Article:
As the climate and biodiversity crisis intensifies, credit to forest-risk commodity companies increased 60 per cent between 2020 and 2021
A new report, released today by the Forests & Finance Coalition, whose members include the Rainforest Action Network, Profundo, TuK Indonesia, Bank Track, Amazon Watch, Reporter Brasil, Friends of the Earth US and Sahabat Alam Malaysia, finds that none of the largest banks and investors in the high-risk AFOLU (Agriculture, Forestry and Other Land Use) sectors have sufficient environmental, social and governance (ESG) policies. Forests & Finance hosts an unrivaled transparency platform which reveals the financial flows to the world’s largest forest-risk commodity companies operating in tropical forests regions. The extensive, searchable dataset has just been updated to include credit, bondholdings and shareholdings as of September 2022.
On the whole, the report finds that global bank policies continue to have inadequate policies to prevent the financing of deforestation, climate chaos and human rights abuses. Money keeps flowing to forest-risk commodity companies in a largely unrestricted way. Since the Paris agreement was signed, banks have pumped USD 267 billion into forest-risk commodity companies, and as of September 2022, investors held USD 40 billion in bonds and shares in forest-risk commodities.
“It is now well established that the twin crises of climate change and biodiversity loss pose a generational, planetary scale threat and yet, the world’s financial institutions are actually increasing their lending to the very industries driving humanity to the brink,” said Tom Picken, Forest and Finance Campaign Director with Rainforest Action Network and a founding member of the Forests & Finance Coalition. “This latest assessment shows how big banks and institutional investors are blind to the urgency of the moment and financial sector policies remain dangerously inadequate. With the agriculture, forestry and land-use sector contributing 23 per cent of global carbon emissions, it is abundantly clear that we must overhaul the rules governing bank and investor decision-making if we are to meet the global climate, biodiversity and rights emergencies we face.”
The new assessment of 200 of the largest banks and investors in global forest-risk commodities in tropical forest regions raises grave concerns. Overall, the average score was just 1.6 out of 10 and an alarming 59 per cent of financial institutions scored under 1, indicating an abject failure to manage and mitigate environment, social or governance risks. Just 3 financial institutions scored 7 or higher which still leaves substantial room for improvement and does not reflect the urgency with which the world must address climate change and biodiversity loss.
The briefer highlights the role of finance for two particularly forest destructive sectors: the pulp and paper sector in southeast Asia and the beef sector in the Amazon.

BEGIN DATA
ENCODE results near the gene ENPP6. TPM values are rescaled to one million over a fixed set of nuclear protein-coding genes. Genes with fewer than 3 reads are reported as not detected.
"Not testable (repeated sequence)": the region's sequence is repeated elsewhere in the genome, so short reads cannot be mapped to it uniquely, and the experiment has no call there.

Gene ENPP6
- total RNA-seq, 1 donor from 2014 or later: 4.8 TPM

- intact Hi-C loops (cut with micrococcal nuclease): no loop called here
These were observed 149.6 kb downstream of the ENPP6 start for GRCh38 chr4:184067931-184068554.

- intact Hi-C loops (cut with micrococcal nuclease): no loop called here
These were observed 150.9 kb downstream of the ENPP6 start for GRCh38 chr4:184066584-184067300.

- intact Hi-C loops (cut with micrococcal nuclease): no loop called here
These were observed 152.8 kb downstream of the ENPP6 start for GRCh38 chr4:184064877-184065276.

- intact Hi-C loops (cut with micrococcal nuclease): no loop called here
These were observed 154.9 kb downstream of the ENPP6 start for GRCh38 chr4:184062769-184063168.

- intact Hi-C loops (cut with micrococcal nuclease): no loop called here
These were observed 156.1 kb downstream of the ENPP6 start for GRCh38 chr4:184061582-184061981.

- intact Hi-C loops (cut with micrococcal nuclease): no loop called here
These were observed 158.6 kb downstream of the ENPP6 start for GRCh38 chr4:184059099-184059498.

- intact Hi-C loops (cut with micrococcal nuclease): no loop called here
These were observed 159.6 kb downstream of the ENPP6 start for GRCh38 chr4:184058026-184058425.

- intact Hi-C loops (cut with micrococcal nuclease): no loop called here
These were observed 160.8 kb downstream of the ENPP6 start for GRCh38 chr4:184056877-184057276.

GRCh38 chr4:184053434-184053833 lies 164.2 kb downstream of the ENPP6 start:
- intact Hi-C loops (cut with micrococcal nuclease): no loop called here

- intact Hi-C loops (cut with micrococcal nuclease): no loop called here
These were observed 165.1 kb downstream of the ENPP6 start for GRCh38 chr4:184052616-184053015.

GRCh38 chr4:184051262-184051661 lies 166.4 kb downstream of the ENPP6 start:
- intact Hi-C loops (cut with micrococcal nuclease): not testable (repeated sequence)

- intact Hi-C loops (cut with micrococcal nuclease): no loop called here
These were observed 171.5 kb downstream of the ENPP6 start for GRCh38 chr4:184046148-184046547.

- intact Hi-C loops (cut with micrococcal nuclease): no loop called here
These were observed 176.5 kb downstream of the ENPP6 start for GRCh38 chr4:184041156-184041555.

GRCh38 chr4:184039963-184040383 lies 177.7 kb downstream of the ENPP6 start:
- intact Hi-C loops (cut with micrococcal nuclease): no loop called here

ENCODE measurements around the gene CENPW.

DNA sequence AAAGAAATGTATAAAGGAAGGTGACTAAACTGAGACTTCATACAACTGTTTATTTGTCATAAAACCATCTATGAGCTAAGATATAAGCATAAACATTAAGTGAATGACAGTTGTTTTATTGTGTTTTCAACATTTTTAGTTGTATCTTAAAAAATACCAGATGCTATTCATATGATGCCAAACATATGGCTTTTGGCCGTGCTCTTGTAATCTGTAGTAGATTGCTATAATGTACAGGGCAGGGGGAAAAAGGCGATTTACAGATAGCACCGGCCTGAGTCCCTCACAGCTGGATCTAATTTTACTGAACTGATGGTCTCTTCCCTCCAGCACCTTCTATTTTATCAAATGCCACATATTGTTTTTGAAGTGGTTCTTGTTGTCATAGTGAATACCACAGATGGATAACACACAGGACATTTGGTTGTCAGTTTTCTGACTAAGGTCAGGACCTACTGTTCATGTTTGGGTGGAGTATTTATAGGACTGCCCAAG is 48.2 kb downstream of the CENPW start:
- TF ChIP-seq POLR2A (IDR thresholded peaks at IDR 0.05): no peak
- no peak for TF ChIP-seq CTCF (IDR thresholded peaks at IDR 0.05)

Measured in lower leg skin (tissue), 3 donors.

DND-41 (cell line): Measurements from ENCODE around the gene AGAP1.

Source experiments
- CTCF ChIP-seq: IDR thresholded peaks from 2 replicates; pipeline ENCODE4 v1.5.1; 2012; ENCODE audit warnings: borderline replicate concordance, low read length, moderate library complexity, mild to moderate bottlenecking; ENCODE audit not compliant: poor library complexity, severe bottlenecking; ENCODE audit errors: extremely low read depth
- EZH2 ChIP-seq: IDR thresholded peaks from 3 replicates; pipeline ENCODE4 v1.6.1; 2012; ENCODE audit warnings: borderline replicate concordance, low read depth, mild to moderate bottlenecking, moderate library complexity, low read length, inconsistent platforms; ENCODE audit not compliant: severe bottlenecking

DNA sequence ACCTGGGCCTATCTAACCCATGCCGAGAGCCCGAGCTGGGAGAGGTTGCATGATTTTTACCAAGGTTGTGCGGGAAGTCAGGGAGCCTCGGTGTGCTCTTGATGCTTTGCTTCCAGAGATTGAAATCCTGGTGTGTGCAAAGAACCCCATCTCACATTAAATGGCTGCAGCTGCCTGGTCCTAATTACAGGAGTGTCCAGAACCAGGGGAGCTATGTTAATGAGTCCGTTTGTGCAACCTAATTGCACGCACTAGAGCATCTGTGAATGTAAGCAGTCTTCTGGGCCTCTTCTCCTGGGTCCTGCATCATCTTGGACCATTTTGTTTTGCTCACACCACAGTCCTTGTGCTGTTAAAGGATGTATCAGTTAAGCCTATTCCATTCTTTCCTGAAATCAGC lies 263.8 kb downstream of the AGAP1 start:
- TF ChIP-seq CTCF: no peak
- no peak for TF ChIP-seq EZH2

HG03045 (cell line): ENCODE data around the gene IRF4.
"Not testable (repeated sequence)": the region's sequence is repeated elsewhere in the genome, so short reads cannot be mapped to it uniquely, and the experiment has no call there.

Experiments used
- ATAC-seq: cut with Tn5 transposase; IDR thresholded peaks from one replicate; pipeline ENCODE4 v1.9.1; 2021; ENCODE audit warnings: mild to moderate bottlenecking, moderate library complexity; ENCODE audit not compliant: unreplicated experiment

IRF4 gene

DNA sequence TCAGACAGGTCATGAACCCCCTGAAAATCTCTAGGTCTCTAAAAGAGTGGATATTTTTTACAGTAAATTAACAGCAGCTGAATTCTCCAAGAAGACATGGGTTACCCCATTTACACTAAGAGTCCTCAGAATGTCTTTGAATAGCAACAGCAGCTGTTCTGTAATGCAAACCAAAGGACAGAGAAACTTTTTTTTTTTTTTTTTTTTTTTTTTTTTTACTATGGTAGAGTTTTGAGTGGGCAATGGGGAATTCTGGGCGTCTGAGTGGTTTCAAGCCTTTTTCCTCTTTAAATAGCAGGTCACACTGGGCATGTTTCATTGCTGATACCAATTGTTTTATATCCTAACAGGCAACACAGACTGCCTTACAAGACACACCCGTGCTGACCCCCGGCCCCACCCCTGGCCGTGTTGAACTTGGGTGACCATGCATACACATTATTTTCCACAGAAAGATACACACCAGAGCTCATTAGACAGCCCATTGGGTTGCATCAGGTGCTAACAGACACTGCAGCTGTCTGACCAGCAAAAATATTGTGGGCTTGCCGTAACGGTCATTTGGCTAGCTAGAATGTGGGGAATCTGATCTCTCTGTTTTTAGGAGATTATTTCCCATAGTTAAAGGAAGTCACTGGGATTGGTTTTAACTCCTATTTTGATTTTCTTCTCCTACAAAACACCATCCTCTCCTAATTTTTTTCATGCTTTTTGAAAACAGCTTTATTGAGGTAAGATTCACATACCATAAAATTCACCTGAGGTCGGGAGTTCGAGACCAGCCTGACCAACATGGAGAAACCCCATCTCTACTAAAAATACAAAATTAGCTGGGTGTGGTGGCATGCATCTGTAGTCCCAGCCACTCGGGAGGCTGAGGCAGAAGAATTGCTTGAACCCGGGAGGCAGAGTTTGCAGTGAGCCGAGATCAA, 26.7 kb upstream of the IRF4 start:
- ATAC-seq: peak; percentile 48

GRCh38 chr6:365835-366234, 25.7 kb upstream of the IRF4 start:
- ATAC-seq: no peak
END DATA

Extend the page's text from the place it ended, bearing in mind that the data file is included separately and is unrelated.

The Southeast Asian pulp industry can be linked to over 170,000 hectares of deforestation in the past years. Yet, since the Paris Agreement, the sector has attracted USD 23.6 million in credit. The largest five banks financing Royal Golden Eagle and Sinar Mas’ pulp divisions in Southeast Asia between 2016 and September 2022 were: Indonesian Bank Rakyat Indonesia (USD 4.3 billion), Bank Mandiri (USD 2.7 billion), Bank Central Asia (USD 2.5 billion) and Bank Negara Indonesia (USD1.4 billion); and British Barclays (USD 2 billion). The average score for the pulp and paper policies of these banks was only 1.3 out of 10.
The Forests & Finance 2022 policy assessment of the largest banks and investors shows that the majority have no policies to prevent deforestation, peat degradation, fires, or uphold human rights, including the free, prior and informed consent (FPIC) for indigenous and local communities, or to prevent forced or child labor. The policies are very minimal and fall well below providing protection. Regulators need to wake up and stop outsourcing the pace and scale of climate action to the financial institutions profiting from destruction.
The unsustainable development of the pulp and paper industry in Indonesia, is of great concern to Malaysia. For example, the expansion in the capacity of pulp and paper mills in Sumatra and Kalimantan, may entail the conversion of more peatland and forested areas, into pulp and paper monoculture plantations, in order to provide more raw materials to the mills. Consequently, the risk of transboundary haze incidents occurring in Southeast Asia in the near future may then continue. Compounding the matter, climate change may also increase the frequency and intensity of El Niño events, resulting in more severe droughts that can render the plantations and surrounding forests more vulnerable to larger fires that cannot be put out easily.
Therefore, members of the financial sector, including Malaysian banks, must play their role in ensuring that they do not finance companies that have been and may be involved in the conversion of forests and peatland into monoculture plantations. This can only be achieved if a financial institution has a coherent and effective ESG policy, which includes a robust No Deforestation, No Peat and No Exploitation policy (NDPE).